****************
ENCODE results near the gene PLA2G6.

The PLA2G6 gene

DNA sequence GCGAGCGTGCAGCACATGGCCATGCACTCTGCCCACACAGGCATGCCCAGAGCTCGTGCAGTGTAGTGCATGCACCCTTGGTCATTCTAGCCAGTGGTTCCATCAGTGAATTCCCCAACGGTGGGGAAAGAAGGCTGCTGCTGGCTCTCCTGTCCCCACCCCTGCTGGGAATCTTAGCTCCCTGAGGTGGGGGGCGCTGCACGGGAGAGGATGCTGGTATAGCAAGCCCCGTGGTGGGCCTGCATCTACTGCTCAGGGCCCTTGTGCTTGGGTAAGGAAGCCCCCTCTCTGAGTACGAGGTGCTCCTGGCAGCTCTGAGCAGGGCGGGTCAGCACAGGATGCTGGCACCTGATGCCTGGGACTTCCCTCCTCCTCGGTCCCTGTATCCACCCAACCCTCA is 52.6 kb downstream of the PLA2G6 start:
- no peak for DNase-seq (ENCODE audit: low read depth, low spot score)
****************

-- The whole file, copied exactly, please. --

ENCODE results near the gene PLA2G6.

The PLA2G6 gene

DNA sequence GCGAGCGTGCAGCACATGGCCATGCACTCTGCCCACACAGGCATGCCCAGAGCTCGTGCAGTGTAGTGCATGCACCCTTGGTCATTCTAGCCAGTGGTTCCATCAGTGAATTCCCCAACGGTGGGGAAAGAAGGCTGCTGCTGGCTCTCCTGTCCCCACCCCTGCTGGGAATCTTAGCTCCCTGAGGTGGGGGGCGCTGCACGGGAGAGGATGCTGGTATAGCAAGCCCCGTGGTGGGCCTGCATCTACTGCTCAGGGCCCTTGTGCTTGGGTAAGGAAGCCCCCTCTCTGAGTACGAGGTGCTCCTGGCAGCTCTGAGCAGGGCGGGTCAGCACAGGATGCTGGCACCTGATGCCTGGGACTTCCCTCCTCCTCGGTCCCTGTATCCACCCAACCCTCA is 52.6 kb downstream of the PLA2G6 start:
- no peak for DNase-seq (ENCODE audit: low read depth, low spot score)